On the outside of the knapsack, solidly folded, were two great blankets and a rubber or oil-cloth. This knapsack, etc., weighed from fifteen to twenty-five pounds, sometimes even more. All seemed to think it was impossible to have on too many or too heavy clothes, or to have too many conveniences, and each had an idea that to be a good soldier he must be provided against every possible emergency.
In regards to the painted or India-rubber cloth, McCarthy talks of campaigning under more spartan conditions.
Tents were rarely seen. All the poetry about the “tented field” died. Two men slept together, each having a blanket and an oil-cloth; one oil-cloth went next to the ground. The two laid on this, covered themselves with two blankets, protected from the rain with the second oil-cloth on top, and slept very comfortably through rain, snow or hail, as it might be.
Detailed Minutiae of Soldier Life in the Army of Northern Virginia, Carlton McCarthy (1882)
How to Make a Soldier's Bedroll
In his 1877 book, John Gould, a Maine infantry veteran of the American Civil War, wrote of how many old soldiers were not partial to the knapsack. Personally, I love the convenience of a knapsack but I also appreciate the practicality of doing it as the old soldiers did. Here are Gould's exact words on how to roll your blanket like a true campaigner.
Lay out the blanket flat, and roll it as tightly as possible without folding it enclosing the other baggage as you roll; (In general it is better to put the shelter-tent in the roll, and to keep out the rubber blanket, for you may need the last before you camp.)
Then, tie it in a number of places to prevent unrolling, and the shifting about of the things inside.
And finally, tie or strap together the two ends.
And throw the ring thus made over the shoulder, and wear it as you do the strap of a haversack - diagonally across the body.
There are many benefits to this configuration. You can shift the roll to another shoulder if one grows tired; it's easy to adjust and remove in addition to saving 2 1/2 pounds weight by removing the Knapsack from the mix.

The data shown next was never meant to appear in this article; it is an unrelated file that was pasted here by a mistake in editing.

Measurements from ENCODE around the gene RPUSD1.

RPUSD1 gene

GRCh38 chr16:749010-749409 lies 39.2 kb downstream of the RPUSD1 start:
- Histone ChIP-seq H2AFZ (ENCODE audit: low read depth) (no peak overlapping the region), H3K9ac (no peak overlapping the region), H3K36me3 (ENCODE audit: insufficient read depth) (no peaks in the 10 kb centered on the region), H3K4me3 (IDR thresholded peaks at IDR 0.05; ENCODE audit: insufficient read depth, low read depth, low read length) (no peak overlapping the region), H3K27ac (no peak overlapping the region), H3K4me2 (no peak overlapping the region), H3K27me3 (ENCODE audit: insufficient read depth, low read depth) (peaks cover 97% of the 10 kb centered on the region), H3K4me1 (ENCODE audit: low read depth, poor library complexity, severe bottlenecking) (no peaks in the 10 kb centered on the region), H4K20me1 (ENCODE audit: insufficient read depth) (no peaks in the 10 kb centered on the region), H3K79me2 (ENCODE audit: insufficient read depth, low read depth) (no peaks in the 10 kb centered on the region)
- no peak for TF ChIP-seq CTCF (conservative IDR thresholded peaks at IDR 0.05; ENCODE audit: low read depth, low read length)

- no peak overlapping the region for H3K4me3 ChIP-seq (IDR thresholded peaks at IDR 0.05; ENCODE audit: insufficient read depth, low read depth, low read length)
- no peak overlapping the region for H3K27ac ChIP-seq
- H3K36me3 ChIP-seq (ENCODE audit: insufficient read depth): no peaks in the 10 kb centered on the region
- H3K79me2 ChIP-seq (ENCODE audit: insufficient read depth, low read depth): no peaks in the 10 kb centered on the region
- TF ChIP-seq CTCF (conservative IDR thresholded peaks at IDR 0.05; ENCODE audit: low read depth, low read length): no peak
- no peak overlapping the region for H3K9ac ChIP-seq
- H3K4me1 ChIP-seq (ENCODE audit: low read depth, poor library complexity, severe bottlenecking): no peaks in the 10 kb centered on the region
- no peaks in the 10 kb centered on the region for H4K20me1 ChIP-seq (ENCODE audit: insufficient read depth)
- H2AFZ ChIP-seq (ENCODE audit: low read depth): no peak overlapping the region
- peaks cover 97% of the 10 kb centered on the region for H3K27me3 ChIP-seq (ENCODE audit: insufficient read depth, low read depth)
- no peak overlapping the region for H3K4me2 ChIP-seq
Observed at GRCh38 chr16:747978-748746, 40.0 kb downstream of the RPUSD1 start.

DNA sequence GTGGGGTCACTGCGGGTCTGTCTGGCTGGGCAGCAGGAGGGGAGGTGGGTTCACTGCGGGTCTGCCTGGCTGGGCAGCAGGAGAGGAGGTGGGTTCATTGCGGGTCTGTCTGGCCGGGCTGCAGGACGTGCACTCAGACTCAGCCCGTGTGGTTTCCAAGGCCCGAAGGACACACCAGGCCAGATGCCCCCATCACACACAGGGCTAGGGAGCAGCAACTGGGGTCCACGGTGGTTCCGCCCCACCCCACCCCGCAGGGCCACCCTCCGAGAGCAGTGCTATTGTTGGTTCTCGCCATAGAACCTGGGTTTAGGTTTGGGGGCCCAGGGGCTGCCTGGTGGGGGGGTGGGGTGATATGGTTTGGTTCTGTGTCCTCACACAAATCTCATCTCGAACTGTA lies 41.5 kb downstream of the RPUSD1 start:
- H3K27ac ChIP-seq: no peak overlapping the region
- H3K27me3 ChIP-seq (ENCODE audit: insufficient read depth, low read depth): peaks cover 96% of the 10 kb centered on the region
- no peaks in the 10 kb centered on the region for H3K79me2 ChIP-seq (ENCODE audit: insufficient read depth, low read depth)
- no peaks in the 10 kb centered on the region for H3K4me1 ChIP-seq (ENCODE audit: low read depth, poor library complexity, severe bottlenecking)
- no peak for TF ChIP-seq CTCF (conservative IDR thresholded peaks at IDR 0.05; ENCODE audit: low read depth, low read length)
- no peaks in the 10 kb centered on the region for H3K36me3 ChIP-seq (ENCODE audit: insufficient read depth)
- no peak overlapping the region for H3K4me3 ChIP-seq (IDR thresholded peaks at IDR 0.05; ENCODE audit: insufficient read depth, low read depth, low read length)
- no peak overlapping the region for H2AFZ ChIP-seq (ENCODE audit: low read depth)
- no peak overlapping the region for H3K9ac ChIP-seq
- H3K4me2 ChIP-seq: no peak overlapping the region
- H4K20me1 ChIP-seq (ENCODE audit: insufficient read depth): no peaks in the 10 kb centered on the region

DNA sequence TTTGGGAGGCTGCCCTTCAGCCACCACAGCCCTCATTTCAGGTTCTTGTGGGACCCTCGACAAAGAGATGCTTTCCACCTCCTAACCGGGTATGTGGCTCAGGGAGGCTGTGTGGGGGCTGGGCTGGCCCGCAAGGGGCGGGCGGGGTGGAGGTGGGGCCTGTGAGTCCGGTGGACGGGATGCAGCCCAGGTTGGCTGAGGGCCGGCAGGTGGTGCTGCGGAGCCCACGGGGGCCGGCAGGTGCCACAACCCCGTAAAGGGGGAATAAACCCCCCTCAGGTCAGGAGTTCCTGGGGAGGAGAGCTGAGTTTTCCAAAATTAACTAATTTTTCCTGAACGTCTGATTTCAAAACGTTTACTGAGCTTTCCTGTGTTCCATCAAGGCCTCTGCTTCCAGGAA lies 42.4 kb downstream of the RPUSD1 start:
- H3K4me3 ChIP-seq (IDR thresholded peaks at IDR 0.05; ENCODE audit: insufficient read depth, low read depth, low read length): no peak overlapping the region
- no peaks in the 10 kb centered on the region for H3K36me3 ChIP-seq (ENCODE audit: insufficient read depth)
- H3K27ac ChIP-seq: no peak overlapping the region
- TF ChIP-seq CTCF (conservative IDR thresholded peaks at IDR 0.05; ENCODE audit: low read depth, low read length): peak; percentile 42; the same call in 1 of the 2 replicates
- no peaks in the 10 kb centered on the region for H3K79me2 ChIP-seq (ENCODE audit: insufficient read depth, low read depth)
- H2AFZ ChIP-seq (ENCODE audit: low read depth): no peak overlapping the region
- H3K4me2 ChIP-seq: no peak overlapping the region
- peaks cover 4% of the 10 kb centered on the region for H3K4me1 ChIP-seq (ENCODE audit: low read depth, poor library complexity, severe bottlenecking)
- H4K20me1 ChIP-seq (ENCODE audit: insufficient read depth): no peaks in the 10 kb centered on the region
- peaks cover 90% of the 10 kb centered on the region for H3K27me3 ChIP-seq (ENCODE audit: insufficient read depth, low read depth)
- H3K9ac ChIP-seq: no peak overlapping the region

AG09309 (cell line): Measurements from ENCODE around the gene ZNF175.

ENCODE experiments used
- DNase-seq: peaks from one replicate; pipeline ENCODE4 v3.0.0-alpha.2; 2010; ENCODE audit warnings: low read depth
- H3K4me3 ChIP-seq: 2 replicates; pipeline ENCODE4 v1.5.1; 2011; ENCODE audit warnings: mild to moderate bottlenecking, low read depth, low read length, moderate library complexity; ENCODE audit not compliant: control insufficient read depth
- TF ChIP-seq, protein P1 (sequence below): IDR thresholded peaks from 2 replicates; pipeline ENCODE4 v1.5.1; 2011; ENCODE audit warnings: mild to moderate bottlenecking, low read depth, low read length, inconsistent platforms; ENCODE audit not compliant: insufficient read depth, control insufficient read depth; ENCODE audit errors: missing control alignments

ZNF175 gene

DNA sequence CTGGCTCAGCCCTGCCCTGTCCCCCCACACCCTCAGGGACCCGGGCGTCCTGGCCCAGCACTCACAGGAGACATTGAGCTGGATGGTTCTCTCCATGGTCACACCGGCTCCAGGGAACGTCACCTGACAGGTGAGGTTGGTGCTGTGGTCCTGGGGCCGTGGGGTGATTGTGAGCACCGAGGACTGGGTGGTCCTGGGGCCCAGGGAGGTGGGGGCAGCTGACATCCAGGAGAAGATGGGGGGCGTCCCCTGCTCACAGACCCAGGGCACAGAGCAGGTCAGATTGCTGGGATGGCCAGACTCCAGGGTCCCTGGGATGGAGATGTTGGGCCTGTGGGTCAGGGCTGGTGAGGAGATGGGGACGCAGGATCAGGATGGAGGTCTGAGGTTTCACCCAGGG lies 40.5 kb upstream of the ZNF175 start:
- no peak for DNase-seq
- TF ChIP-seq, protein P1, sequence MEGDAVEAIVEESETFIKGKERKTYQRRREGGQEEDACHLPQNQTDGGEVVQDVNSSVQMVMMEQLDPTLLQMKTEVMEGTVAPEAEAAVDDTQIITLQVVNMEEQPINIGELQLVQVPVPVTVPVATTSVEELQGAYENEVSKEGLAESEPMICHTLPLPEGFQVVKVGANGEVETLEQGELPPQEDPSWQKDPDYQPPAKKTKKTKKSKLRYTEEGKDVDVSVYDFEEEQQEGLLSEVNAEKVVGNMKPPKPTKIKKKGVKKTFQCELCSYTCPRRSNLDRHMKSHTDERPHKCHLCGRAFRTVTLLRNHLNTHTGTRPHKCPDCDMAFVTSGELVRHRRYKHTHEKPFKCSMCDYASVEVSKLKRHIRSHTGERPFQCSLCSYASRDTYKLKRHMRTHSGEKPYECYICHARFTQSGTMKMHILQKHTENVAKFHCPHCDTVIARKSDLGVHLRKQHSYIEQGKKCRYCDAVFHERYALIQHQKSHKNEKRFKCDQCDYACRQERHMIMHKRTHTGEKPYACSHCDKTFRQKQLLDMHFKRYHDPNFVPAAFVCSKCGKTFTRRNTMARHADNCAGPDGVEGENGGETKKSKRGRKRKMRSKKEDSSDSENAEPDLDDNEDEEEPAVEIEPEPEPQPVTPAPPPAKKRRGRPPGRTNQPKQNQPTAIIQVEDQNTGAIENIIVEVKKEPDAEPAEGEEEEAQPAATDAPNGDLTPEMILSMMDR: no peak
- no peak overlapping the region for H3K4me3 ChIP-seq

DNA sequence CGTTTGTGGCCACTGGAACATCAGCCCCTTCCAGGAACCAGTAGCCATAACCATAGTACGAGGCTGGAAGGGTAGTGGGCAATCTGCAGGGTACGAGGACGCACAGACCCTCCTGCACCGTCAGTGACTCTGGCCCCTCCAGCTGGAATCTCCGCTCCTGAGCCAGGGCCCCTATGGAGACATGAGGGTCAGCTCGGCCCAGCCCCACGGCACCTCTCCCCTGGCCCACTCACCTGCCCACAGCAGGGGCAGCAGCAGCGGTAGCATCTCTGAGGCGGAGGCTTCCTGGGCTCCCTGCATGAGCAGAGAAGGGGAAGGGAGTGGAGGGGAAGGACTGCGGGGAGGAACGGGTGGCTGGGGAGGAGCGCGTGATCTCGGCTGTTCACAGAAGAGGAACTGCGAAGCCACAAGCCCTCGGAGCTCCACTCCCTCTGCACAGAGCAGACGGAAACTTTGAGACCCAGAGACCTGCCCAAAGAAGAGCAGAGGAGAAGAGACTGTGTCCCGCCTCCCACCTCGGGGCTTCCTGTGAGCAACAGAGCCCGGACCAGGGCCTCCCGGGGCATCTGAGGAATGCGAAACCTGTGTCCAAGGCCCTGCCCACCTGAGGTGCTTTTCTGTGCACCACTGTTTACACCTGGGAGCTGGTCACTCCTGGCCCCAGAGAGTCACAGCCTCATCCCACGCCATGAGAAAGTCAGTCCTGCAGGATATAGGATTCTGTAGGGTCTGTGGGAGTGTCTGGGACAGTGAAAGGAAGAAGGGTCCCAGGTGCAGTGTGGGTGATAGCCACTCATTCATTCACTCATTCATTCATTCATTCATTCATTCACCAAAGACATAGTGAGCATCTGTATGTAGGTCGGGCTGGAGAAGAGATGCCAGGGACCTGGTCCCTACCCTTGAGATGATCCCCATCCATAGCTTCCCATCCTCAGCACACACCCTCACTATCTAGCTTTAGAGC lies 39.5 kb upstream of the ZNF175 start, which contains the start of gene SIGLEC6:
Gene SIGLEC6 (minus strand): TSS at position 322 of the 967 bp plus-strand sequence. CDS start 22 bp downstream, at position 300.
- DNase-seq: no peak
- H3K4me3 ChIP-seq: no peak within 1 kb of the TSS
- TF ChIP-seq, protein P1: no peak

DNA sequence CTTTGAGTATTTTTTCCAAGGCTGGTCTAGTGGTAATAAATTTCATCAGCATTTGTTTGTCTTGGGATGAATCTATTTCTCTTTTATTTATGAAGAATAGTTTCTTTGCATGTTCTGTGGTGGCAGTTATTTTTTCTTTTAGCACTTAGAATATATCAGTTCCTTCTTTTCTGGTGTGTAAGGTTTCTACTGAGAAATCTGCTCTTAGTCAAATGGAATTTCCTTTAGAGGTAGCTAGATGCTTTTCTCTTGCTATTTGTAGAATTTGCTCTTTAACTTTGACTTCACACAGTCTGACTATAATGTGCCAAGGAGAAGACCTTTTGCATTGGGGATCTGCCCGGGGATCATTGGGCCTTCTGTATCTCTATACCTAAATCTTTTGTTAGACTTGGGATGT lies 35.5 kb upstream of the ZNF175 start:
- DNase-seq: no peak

Additional Blanket-Roll Packing Tips
Special Tips for the Bedroll
Do not lay your blanket on the ground during the day – air it out so that it may be used at night. It gathers too much moisture from the earth during the day.
A wool blanket can retain 80% heat even while wet - bear in mind that while it may save you from freezing, it is still unhealthful. Spread it before the fire to dry.
(Bedding Health Tip) US Sanitary Commission Rules for Preserving the Health of Soldiers (1861) Page 9. No. 20 – The men should never be allowed to sleep in wet clothing, or under a wet blanket, if it can be possibly avoided; and, after being wetted, all articles of clothing and blankets should be and thoroughly dried and sunned before being used.
Impractical CS advice – According to the Volunteers Camp and Field Book (CSA), “When required to come under close fire, the body may partially be protected in front from the chin to the thighs, by folding your blanket in five or six thicknesses, and fastening it under your cross-belts and waist-belts, leaving the end hanging over your stomach. If the blanket is wet, it affords more resistance.” (*Editor’s note: Please don’t try this one at home kids! Maybe this made sense in 1862 when the alternative was to see how well your military shell jacket can stop a bullet but a musket round can penetrate 18-inches of packed earth. So don’t blame me for your Darwin-award if you attempt to try this one. you've been warned.)
Proper way to carry the rubber-blanket - Roll up the rubber blanket tightly around the bed-roll with the cloth side out, as the rubber side is too slippery.
The rubber blanket may be carried as its own roll - You can also roll the rubber blanket separately, and link it to the large roll after the manner of two links of a chain. Either way
Flatten your load - Avoid packing bulbous, pokes and pouches in your kit. If you want it to fit, lay it flat.
Magnify your blanket's heat capacity- Take a sheet of cotton drill that is slightly smaller than your blanket and sew it onto your blanket but only stitch one side on the outer edge. The extra layer amplifies warmth. When your spare clothing is laid between the blanket and sheet to serve as a cushion against the cold ground and the other half with added sheet wraps around the top of you, it is quite warm and comfortable.
In the pre-dawn light, William Johnston woke to the steady tap of a leaking roof. The rain was now falling softly and the desert washes would no longer be flooded. Tsali was already up brewing a fresh pot of coffee. He sat wearing a warm turban and frock enjoying his cup while wreathed in a soft curtain of pipe smoke. After breakfasting on bacon and old corn cakes, the horses were saddled and bedding rolled. The morning air carried that familiar scent of wet creosote and a washed earth. William turned to his cousin and asked "How far is it to Maricopa Wells, now?" Tsali shrugged, "I thought you'd never get up. Let's see if you can ride faster." Adjusting his oilcloth round his shoulders, William gave his horse a soft kick; "Let's start this day." Beyond the mountains, thunder continued to roll.